Elizabeth Anscombe reports the following anecdote about Wittgenstein:
He once greeted me with the question: 'Why do people say that it was natural to think that the sun went round the earth rather than that the earth turned on its axis?' I replied: 'I suppose, because it looked as if the sun went round the earth.' 'Well,' he asked, 'what would it have looked like if it had looked as if the earth turned on its axis?'
Of course, the answer to Wittgenstein's second question is that it would look the same.
But Anscombe's answer to Wittgenstein's first question isn't quite right. It's not so much that it looks like the Sun orbits the Earth, but that it feels like it.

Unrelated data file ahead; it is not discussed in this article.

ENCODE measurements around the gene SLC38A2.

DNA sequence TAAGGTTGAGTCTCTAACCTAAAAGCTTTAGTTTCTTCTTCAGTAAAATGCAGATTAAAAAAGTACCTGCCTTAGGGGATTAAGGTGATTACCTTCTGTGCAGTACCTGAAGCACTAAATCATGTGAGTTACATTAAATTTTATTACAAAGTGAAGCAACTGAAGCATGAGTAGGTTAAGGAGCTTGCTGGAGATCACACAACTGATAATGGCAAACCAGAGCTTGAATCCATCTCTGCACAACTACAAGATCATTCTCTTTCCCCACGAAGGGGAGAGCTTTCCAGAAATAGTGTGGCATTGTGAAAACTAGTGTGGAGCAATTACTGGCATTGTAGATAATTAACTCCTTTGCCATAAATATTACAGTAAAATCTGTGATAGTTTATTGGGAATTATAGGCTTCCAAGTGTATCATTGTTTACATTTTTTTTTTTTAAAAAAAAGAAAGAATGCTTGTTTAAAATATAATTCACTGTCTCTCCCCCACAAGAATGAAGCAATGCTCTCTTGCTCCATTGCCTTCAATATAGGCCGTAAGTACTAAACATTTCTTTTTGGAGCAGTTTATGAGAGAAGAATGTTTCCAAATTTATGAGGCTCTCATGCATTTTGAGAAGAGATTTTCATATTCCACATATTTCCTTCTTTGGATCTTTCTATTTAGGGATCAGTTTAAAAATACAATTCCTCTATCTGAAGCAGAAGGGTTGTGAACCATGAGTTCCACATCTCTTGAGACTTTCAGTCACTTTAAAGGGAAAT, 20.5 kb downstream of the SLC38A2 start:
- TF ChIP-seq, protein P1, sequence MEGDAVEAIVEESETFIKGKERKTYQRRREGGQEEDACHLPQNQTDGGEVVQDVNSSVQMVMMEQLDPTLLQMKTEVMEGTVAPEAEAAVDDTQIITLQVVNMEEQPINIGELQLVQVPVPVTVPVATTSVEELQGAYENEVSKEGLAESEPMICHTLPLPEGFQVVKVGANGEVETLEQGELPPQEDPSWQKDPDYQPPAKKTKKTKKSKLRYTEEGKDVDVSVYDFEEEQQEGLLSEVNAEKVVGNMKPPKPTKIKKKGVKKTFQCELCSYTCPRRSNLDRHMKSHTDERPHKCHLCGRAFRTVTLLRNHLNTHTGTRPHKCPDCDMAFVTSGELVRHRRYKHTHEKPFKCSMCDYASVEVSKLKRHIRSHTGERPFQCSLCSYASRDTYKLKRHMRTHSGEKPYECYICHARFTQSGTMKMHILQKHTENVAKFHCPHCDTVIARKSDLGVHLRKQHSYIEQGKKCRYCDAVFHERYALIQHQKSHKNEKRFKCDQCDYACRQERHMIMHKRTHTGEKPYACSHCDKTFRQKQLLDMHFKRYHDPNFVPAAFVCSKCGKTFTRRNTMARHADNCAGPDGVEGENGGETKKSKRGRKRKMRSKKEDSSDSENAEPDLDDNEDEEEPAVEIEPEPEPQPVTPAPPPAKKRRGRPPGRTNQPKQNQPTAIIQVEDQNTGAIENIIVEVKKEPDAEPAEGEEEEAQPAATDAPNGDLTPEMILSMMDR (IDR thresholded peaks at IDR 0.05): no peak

Imagine yourself on a playground roundabout. As you spin around, you feel the air rushing past you and the centrifugal force flinging you outwards. Intuitively, we think that if the Earth was rotating on its axis then we would also be able to feel it, and since we don't feel anything, we conclude that the Sun must be orbiting the Earth.
But our human scale physical intuition is mistaken when it comes to the rotation of the Earth. We don’t feel the air rushing past us because the atmosphere is rotating along with the planet. And we don't feel the centrifugal force because it is extremely weak (only 1% of what you would feel on a playground roundabout) and gets completely swamped by gravity.